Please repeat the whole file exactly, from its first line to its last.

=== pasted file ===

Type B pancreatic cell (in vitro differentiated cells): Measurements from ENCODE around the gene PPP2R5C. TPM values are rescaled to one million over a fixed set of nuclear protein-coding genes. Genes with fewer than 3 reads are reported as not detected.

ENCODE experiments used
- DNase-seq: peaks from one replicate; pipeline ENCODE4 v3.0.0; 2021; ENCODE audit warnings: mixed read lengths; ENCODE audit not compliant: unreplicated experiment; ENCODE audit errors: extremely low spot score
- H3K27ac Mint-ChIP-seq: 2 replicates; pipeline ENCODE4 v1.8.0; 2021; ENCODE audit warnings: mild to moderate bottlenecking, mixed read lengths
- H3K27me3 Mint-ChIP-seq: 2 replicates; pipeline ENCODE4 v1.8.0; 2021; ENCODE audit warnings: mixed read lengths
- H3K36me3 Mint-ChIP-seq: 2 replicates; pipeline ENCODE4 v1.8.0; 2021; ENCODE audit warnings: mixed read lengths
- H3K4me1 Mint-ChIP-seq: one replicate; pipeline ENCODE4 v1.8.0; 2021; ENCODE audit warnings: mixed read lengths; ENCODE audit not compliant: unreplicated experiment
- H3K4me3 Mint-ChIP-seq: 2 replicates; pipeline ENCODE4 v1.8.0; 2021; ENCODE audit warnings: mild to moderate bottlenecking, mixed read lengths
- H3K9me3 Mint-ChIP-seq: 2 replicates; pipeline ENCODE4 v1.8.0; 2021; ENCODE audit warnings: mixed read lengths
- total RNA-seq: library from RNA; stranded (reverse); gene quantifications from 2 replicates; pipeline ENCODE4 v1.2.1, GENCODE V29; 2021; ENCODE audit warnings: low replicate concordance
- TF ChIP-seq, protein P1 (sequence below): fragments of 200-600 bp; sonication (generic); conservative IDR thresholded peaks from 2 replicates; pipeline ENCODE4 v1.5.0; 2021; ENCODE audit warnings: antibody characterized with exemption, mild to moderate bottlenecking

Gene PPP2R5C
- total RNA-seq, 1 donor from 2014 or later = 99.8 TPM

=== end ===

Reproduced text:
Type B pancreatic cell (in vitro differentiated cells): Measurements from ENCODE around the gene PPP2R5C. TPM values are rescaled to one million over a fixed set of nuclear protein-coding genes. Genes with fewer than 3 reads are reported as not detected.

ENCODE experiments used
- DNase-seq: peaks from one replicate; pipeline ENCODE4 v3.0.0; 2021; ENCODE audit warnings: mixed read lengths; ENCODE audit not compliant: unreplicated experiment; ENCODE audit errors: extremely low spot score
- H3K27ac Mint-ChIP-seq: 2 replicates; pipeline ENCODE4 v1.8.0; 2021; ENCODE audit warnings: mild to moderate bottlenecking, mixed read lengths
- H3K27me3 Mint-ChIP-seq: 2 replicates; pipeline ENCODE4 v1.8.0; 2021; ENCODE audit warnings: mixed read lengths
- H3K36me3 Mint-ChIP-seq: 2 replicates; pipeline ENCODE4 v1.8.0; 2021; ENCODE audit warnings: mixed read lengths
- H3K4me1 Mint-ChIP-seq: one replicate; pipeline ENCODE4 v1.8.0; 2021; ENCODE audit warnings: mixed read lengths; ENCODE audit not compliant: unreplicated experiment
- H3K4me3 Mint-ChIP-seq: 2 replicates; pipeline ENCODE4 v1.8.0; 2021; ENCODE audit warnings: mild to moderate bottlenecking, mixed read lengths
- H3K9me3 Mint-ChIP-seq: 2 replicates; pipeline ENCODE4 v1.8.0; 2021; ENCODE audit warnings: mixed read lengths
- total RNA-seq: library from RNA; stranded (reverse); gene quantifications from 2 replicates; pipeline ENCODE4 v1.2.1, GENCODE V29; 2021; ENCODE audit warnings: low replicate concordance
- TF ChIP-seq, protein P1 (sequence below): fragments of 200-600 bp; sonication (generic); conservative IDR thresholded peaks from 2 replicates; pipeline ENCODE4 v1.5.0; 2021; ENCODE audit warnings: antibody characterized with exemption, mild to moderate bottlenecking

Gene PPP2R5C
- total RNA-seq, 1 donor from 2014 or later = 99.8 TPM